Living on the Cowley Road

When I found out I would be moving to Oxford, my mine immediately filled with images not unlike what you may be imagining when I say the words “moving to Oxford.” You know, things like this:

www.chch.ox.ac.uk

or maybe like this:

or, then again, maybe like this:

I knew intellectually that Oxford, like the rest of England, has (at least to a certain extent) left the nineteenth century behind, but there was nonetheless a part of my imagination that still assumed that Oxford would be filled mostly with posh white people and maybe some horses.

But this is, of course, most certainly not the case. Without a doubt, there is no shortage of posh white people, and though I haven’t seen them, the existence of a riding club suggests there are horses at least in the vicinity. The truth of Oxford in 2017, however, is far more excellent than the images offered my imagination by a lifetime of nostalgic media and romanticism.

As chronicled in a previous post, bringing the cats from California curtailed my housing options more than a little bit, and as a result, I have ended up living far from the yellow stone fortresses of dark wood-panelled learning that comprises the entirety of most American’s understanding of this city. The neighborhood I find myself in is named after the road that takes you out of Oxford and into nearby Cowley. Cowley Road is in East Oxford, and is by far the most interesting part of the city I have yet discovered.

Not only is it one of the most ethnically and economically diverse parts of Oxford, it is densely packed with a wide variety of markets, shops, places of worship (at least two churches and three mosques), venues, theaters, restaurants, and pubs. It’s amazing.

One one walk from my house into the city center, I counted the markets along the way. Not including a Tesco, a Sainsbury’s, and a tiny Co-Op market, Cowley road is home to at least two halal markets:

a self-identifying Oriental Food Store:

two Polish markets, a Lebanese market, a Moroccan market, a Korean and Japanese market, an Italian market and deli, an Indian and Pakistani grocery, and an English butcher’s shop:

I will clearly be cooking All the Food.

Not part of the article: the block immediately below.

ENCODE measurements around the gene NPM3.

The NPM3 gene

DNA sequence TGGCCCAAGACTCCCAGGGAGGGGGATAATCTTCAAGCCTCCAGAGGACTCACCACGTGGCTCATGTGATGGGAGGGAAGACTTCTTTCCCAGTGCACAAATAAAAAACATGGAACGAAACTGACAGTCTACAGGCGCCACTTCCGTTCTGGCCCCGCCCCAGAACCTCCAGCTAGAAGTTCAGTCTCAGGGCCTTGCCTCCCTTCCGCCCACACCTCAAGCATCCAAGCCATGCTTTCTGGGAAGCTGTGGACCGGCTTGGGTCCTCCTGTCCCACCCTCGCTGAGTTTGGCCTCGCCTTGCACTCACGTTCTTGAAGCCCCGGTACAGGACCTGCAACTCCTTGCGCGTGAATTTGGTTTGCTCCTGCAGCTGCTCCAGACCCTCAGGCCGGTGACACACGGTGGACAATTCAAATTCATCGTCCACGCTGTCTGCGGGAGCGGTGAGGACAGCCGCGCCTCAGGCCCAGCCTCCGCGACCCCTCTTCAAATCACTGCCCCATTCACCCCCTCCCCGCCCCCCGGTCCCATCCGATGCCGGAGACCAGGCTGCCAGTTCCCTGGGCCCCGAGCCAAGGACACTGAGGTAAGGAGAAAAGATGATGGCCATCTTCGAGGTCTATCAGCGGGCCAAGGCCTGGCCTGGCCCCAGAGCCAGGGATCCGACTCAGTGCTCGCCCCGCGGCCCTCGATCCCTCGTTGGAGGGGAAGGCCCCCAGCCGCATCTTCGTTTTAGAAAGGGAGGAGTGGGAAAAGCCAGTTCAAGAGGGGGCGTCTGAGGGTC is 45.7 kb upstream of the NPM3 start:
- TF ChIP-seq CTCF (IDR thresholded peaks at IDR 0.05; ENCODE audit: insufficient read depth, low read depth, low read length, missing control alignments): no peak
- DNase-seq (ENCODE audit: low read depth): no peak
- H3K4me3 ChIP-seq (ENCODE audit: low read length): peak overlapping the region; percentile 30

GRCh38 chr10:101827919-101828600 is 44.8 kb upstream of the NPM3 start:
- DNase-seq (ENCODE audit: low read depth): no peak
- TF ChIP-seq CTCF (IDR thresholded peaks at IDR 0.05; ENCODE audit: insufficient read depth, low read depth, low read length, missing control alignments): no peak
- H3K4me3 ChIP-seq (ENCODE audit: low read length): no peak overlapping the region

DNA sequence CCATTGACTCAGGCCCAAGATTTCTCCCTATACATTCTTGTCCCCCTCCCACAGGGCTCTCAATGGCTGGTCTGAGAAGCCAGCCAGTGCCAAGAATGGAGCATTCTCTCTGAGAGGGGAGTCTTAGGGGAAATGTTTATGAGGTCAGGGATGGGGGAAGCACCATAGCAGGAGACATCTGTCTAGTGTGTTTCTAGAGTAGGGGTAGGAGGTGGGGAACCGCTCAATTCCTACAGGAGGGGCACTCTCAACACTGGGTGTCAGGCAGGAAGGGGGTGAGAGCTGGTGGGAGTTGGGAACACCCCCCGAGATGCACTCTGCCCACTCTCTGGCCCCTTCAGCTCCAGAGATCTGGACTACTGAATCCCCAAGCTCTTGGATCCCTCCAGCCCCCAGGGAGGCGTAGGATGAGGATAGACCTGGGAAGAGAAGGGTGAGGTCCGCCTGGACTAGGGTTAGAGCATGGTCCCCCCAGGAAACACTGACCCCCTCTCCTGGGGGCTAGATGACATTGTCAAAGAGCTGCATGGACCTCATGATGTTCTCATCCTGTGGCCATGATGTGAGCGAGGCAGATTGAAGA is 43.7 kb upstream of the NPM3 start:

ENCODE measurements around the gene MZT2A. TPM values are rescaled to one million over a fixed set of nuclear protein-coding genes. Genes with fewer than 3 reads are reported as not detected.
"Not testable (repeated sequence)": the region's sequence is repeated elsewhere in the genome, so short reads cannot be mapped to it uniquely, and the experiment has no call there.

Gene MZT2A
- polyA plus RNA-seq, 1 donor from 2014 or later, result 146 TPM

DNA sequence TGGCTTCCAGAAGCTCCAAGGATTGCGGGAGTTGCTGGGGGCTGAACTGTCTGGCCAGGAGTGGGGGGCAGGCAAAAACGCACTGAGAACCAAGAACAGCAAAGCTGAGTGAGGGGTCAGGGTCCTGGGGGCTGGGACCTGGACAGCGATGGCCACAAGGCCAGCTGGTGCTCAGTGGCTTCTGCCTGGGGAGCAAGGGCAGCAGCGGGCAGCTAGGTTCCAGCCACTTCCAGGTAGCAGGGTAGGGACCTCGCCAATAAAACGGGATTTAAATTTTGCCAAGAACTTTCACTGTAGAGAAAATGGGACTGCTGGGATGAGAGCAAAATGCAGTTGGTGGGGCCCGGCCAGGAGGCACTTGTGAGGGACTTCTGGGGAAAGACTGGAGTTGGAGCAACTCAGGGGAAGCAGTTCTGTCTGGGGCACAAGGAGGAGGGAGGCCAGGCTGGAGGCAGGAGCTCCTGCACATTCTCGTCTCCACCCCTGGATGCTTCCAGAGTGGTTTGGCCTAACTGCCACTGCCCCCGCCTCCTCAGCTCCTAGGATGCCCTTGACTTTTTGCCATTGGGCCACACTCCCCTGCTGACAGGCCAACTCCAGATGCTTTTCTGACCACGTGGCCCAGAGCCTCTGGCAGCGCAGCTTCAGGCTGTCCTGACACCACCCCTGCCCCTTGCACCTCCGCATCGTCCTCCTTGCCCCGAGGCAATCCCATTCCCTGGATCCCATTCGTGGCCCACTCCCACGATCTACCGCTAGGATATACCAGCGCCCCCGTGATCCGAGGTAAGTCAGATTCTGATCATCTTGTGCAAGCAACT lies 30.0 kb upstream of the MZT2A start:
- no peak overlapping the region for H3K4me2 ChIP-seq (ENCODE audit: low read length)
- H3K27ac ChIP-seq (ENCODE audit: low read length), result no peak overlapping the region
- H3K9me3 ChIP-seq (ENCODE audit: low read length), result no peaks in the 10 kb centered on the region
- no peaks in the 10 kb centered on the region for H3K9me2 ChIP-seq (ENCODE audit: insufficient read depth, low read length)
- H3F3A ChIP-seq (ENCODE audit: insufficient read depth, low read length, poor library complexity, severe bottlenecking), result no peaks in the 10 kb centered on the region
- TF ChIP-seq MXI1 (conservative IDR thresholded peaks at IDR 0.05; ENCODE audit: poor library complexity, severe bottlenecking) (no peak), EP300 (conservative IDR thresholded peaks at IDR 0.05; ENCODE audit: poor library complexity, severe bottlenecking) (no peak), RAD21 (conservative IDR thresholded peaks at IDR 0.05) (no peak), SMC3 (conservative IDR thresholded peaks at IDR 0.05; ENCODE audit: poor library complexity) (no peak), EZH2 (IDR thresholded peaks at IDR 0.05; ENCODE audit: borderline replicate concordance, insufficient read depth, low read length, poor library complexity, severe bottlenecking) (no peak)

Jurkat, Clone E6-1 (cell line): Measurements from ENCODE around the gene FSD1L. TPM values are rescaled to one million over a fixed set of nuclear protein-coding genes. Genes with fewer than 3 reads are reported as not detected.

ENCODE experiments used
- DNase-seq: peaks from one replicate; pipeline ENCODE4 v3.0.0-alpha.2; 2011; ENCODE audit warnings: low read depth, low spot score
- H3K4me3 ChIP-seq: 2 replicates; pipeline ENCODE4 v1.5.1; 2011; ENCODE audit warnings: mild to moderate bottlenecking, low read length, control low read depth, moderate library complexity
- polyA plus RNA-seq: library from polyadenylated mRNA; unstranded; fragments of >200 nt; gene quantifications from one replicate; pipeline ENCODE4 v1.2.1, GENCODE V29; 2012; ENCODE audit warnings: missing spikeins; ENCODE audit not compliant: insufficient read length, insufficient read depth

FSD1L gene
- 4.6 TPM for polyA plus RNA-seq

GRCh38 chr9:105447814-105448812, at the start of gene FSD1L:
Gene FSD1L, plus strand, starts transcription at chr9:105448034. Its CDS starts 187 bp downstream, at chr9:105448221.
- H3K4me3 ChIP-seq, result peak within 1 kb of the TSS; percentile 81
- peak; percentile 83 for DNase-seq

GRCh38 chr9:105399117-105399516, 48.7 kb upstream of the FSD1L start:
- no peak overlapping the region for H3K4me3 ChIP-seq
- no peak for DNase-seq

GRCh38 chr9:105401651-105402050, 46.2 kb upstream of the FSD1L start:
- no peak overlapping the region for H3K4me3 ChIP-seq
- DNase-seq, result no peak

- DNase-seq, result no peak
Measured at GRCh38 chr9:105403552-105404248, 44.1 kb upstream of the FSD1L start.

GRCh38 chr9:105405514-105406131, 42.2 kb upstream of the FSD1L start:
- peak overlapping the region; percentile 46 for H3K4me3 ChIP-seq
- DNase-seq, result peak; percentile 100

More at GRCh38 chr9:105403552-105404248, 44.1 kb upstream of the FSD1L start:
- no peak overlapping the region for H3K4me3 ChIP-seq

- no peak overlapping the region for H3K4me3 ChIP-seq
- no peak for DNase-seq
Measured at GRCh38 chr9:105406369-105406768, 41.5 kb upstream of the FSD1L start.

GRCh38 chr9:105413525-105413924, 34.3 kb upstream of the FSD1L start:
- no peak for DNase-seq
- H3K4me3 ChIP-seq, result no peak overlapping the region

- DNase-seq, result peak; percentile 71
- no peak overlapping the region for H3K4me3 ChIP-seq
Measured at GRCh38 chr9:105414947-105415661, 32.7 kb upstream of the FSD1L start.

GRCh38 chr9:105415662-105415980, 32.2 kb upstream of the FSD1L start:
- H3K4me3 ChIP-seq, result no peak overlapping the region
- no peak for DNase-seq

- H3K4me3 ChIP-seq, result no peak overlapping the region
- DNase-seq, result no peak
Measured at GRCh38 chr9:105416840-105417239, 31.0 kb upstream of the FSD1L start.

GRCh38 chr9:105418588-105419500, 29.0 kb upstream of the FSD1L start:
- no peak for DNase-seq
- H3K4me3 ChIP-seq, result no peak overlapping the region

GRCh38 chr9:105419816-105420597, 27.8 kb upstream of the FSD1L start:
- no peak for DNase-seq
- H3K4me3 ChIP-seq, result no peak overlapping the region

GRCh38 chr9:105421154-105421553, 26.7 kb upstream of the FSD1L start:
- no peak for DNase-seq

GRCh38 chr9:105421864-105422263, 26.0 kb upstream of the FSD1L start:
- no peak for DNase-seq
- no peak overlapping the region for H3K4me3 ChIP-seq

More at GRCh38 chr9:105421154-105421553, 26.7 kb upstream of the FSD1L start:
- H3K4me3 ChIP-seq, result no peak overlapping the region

This is not the Oxford that people like me come to visit, and it’s a part of the city that many tourists probably never see. Which is a shame. Coming from the San Francisco Bay Area, I have found myself more at home in Cowley Road, where I routinely overhear conversations in Arabic or Farsi or Mandarin than I often do in the city center where I have occasionally struggled to follow a conversation with someone from Manchester.

Cowley Road also shows up some of the reality of Oxford behind the curated beauty of the old colleges. It is an expensive and unequal city with tensions between town and gown and virtues that have nothing to do with the scholarship and research that go on in the labs and libraries. I have a lot to learn about the city in general and my neighborhood in particular, but I am currently grateful that my unthankful and always hungry cats brought me into a part of the city that I might not otherwise have had much call to visit.

Though I spend most of my time here dodging buses on my way up the Cowley Road to the library or my college, I look forward over the next three or four years to learning more about the life of a place that is not the Oxford I had imagined, but is the Oxford that I have found and have found to be at least as wonderful as the Hogwartsian splendor of Christ Church College’s Tom Tower and long-tabled dining hall and certainly tastier.

 

 

How to win friends and influence people (with cats)

It has been almost a month since I arrived in England.

There is much to say about how I got here and how things have gone since I did, but it’s more than one post can reasonably contain. So for now I will constrain myself to the part that seems most important, at least to the majority of people I meet: the cats.

Sometimes a cat is a burrito

When I decided to embark on a doctoral degree abroad, it seemed unthinkable from the beginning that Sam and Merry should stay in the US. And so, from the beginning of my planning, I have done my best to figure out how to bring them along.

Thankfully, the UK has a reasonably open policy to bringing pets into the country, at least when one is bringing them from the US. However, there are so many moving parts that impinge on the process, it seems useful to lay out the process in the way that I *ought* to have gone about it, rather than as I actually did. My method ended with the cats in England, but some weeks after me and at the end of a harrowing 24 hours of travel and weeks of long-distance negotiations and management with my long-suffering friend Ben who looked after them in the interim.

Step 1: Don’t fly on Sundays